Wills, Trusts & Estates Prof Blog

Editor: Gerry W. Beyer
Texas Tech Univ. School of Law

Monday, October 14, 2019

Article on Charitable Tax Reform For the 21st Century

Charity1Roger Colinvaux & Ray D. Madoff recently published an Article entitled, Charitable Tax Reform For the 21st Century, Tax Law: Tax Law & Policy eJournal (2019). Provided below is an abstract of the Article.

The article identifies two goals of the charitable giving tax incentives: promoting actual charitable work and fostering a strong culture of charitable giving with broad participation. The recent increase to the standard deduction and the rise of donor-advised funds compromise both goals. The article outlines reform proposals to bolster the charitable sector, including expanding the giving incentive to all taxpayers in the form of a credit (subject to a giving floor), allowing some tax benefits to DAF donors upon contribution but delaying the income tax deduction until DAF funds are released from advisory privileges, closing loopholes that enable foundations and donors to skirt long-standing legal requirement, and modifying incentives to foundations to foster more spending.

October 14, 2019 in Articles, Current Affairs, Current Events, Estate Administration, Estate Planning - Generally, New Legislation | Permalink | Comments (0)

Sunday, October 13, 2019

Man gets ‘DNR’ Tattoo to Prevent Coming ‘Back as Vegetable’ in Case of Emergency

DNRNigel Thwaites, of Norfolk, England, is a 52-old-man that is healthy and has not faced a recent medical emergency. But after viewing a video that shows what can occur to a body after CPR, he decided to preemptively tattoo DNR (do not resuscitate) on his chest.

Thwaites said that the video showed what can happen if someone does not perform CPR correctly, and "that the brain becomes starved of oxygen which causes a loss of faculties in that person." He also is a registered organ donor, has a living will, and his blood type is also tattooed on his shoulder. Because a DNR tattoo creates legal and ethical issues for doctors in both the US and UK, the fact that Thwaites also has a living will is important to his choice.

Honoring the tattoo alone without a witness signature and patient signature could cause a doctor to lose his medical license, or be sued by the patient’s family or estate.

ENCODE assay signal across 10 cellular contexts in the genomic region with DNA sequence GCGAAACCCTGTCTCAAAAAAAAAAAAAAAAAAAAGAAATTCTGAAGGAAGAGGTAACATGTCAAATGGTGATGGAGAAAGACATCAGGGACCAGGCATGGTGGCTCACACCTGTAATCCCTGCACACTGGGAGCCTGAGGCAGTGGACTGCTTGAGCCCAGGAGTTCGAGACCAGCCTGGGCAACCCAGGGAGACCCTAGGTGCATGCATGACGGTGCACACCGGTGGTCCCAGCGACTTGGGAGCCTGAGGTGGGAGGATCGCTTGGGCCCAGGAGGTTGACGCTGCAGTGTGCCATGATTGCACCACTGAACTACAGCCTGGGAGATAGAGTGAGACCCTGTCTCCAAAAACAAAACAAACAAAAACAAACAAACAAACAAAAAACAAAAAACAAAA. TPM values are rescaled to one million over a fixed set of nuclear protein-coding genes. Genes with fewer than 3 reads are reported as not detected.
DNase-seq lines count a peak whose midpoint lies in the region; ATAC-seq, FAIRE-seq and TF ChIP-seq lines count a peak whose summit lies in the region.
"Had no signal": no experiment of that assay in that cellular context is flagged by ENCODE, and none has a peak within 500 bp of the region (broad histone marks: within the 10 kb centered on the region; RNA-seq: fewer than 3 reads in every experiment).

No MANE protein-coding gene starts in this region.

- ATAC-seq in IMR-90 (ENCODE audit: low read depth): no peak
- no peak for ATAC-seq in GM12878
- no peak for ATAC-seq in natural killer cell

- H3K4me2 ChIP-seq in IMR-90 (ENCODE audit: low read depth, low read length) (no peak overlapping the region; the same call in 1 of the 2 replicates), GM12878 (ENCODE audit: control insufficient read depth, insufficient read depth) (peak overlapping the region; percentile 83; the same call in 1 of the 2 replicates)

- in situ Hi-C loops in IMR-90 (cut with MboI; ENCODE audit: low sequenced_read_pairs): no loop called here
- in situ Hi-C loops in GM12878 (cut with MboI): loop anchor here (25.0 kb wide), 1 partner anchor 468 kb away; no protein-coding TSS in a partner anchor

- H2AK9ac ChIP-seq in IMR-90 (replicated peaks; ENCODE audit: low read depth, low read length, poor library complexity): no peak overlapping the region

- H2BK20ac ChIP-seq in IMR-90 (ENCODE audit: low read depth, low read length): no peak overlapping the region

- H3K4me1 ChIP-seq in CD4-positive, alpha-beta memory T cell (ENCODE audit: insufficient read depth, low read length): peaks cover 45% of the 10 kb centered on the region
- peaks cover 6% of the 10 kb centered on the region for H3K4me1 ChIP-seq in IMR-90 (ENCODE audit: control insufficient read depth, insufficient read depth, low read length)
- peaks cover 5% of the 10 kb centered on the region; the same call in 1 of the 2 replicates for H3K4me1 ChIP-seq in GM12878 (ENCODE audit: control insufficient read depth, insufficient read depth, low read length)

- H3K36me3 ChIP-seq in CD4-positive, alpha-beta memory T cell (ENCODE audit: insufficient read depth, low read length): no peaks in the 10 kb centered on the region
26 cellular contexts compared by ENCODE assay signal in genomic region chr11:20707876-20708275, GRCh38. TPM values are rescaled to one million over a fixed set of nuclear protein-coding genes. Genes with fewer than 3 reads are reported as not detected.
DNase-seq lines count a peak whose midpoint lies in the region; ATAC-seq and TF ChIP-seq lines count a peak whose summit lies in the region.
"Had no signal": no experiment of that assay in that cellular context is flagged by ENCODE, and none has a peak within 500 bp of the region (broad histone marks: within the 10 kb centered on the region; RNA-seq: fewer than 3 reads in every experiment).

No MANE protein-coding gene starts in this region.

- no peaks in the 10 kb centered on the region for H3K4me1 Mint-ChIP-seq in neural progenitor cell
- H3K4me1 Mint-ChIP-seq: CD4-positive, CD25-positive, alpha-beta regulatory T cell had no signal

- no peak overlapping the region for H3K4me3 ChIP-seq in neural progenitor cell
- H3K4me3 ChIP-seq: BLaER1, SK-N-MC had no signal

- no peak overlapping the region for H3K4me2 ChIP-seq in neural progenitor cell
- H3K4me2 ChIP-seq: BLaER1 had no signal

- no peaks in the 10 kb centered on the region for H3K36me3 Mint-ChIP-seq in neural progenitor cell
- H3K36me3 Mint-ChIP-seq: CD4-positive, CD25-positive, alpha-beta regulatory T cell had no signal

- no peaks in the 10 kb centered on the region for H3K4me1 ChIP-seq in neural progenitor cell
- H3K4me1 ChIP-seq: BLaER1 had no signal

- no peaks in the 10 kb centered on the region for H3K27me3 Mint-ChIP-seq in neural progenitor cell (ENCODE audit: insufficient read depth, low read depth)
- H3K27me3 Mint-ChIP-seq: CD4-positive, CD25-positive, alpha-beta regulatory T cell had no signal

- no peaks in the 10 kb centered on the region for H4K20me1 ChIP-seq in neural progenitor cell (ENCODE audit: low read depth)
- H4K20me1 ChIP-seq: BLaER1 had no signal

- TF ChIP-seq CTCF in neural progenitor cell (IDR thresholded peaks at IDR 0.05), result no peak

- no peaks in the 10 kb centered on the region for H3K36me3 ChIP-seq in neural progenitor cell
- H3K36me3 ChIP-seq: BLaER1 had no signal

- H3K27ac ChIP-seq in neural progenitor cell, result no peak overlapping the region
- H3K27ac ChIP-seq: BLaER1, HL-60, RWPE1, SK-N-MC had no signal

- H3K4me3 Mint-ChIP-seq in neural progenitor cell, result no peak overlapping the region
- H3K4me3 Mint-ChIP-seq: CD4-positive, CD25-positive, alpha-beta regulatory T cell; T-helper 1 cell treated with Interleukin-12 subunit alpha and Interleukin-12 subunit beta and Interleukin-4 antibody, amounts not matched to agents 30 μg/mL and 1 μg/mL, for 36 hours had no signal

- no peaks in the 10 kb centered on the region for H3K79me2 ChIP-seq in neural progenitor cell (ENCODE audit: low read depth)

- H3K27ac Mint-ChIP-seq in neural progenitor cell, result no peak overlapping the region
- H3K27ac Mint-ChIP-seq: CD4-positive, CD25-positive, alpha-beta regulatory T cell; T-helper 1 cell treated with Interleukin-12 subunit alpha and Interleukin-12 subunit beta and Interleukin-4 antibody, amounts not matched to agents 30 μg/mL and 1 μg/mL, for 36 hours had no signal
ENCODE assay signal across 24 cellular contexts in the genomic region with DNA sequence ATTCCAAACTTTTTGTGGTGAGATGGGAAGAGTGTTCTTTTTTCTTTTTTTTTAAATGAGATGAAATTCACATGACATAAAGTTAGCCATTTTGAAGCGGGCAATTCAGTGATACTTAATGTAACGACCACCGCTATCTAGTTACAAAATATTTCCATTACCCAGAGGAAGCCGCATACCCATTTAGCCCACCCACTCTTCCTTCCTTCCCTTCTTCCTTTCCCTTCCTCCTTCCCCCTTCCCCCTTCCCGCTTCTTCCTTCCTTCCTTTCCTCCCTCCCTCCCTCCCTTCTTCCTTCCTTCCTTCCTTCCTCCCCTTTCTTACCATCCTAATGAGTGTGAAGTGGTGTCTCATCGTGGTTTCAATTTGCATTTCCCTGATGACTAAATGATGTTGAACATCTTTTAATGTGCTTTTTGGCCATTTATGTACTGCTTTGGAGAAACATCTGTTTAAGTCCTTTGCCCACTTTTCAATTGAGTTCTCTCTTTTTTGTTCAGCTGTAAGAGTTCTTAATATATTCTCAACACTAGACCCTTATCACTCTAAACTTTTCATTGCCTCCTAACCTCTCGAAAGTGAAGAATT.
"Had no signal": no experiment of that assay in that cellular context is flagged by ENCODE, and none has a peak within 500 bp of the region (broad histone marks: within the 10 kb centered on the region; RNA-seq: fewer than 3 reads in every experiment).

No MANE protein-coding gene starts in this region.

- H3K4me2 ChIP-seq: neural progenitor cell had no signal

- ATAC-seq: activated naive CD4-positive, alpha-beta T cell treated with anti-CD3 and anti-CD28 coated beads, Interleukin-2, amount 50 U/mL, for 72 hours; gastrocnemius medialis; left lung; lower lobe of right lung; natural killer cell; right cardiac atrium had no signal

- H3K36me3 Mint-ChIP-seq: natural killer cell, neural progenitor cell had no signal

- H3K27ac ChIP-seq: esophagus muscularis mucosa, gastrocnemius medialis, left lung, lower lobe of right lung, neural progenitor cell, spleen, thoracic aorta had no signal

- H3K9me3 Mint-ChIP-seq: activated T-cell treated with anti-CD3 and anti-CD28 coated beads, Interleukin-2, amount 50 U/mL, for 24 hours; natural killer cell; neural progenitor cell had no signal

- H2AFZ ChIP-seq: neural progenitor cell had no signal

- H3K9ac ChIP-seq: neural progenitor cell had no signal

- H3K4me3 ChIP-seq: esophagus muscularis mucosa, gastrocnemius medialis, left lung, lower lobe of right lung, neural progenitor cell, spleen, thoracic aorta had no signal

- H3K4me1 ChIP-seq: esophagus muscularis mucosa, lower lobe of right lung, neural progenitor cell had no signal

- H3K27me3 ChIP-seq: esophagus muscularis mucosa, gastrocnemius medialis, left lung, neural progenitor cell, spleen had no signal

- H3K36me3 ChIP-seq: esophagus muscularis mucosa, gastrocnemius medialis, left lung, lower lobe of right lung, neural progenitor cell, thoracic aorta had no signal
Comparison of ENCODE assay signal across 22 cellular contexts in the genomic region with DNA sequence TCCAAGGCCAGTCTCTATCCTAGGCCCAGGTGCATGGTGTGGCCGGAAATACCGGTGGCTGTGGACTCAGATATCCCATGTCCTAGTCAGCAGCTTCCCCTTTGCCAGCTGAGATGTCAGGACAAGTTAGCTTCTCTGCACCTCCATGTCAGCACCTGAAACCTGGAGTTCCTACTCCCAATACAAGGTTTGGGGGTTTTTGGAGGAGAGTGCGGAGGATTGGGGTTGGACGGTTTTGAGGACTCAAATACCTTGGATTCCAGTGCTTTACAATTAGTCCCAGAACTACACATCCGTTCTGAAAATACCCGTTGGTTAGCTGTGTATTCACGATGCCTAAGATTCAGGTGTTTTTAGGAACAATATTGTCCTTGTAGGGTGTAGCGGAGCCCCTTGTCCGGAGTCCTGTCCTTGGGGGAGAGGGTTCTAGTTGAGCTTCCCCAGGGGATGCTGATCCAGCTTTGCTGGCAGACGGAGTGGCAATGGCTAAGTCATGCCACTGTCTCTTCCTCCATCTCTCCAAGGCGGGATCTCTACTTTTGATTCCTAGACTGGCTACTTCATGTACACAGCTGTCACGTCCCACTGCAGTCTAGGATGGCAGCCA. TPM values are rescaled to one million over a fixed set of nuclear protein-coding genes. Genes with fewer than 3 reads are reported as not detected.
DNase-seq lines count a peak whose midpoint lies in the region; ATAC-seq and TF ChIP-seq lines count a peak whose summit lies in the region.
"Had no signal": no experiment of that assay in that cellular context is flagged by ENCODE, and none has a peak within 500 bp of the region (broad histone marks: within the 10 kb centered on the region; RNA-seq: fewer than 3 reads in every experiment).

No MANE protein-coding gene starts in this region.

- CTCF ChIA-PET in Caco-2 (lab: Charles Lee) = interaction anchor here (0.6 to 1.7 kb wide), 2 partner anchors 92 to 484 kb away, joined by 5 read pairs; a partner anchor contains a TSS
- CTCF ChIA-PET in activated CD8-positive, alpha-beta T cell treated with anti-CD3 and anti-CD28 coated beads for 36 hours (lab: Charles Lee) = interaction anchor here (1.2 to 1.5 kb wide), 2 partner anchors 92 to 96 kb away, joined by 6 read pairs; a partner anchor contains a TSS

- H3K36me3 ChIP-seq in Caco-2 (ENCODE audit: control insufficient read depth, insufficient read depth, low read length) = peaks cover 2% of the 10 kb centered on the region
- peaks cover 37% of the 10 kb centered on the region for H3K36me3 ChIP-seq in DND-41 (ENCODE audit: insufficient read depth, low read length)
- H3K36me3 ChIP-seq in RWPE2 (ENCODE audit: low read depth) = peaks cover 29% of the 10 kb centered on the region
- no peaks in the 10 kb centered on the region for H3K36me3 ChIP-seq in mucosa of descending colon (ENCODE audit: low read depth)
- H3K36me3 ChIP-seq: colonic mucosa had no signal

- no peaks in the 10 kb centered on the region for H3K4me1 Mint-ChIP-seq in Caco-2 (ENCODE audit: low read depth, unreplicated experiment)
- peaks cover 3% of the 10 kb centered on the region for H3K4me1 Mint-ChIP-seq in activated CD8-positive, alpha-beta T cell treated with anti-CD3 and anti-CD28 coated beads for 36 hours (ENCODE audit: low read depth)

See Alexandra Hein, Man gets ‘DNR’ Tattoo to Prevent Coming ‘Back as Vegetable’ in Case of Emergency, Fox News, October 11, 2019.

October 13, 2019 in Current Affairs, Current Events, Estate Planning - Generally, Science | Permalink | Comments (0)

Saturday, October 12, 2019

Valid Execution of a Will [New Jersey]

WilltestamentThe most commonly viewed method of properly executing a last will and testament is by the decedent signing the document in front of two witnesses. But New Jersey's statute also allows for two other methods for a valid execution in lieu of the preferred manner.

Instead if actually signing the document in the presence of the witnesses, the decedent acknowledges to the witness that in it was his or her signature, and then the witness would sign the document. This method works when a witness to the will is not at the same location as the notary who may eventually notarize the document. The will may be signed before the notary, and then the other witness can witness the will after the decedent has acknowledged his or her signature.

The other way for a valid execution is that the will does not have to contain the decedent’s signature for it to be witnessed by a witness, provided the decedent makes it clear to the witness that the document is indeed his or her last will and testament. This can occur if the decedent wants a person to witness the will before taking it to a notary who will notarize the signature.

See Paul W. Norris, Valid Execution of a Will, NJ Law Blog, October 8, 2019.

Special thanks to Jim Hillhouse (Professional Legal Marketing (PLM, Inc.)) for bringing this article to my attention.

October 12, 2019 in Current Affairs, Estate Planning - Generally, Wills | Permalink | Comments (0)

Friday, October 11, 2019

Article on The ‘Social Contract’, Care and Inheritance in England and Hong Kong

England flagBrian Sloan recently published an Article entitled, The ‘Social Contract’, Care and Inheritance in England and Hong Kong, Elder Law eJournal (2019). Provided below is an abstract of the Article.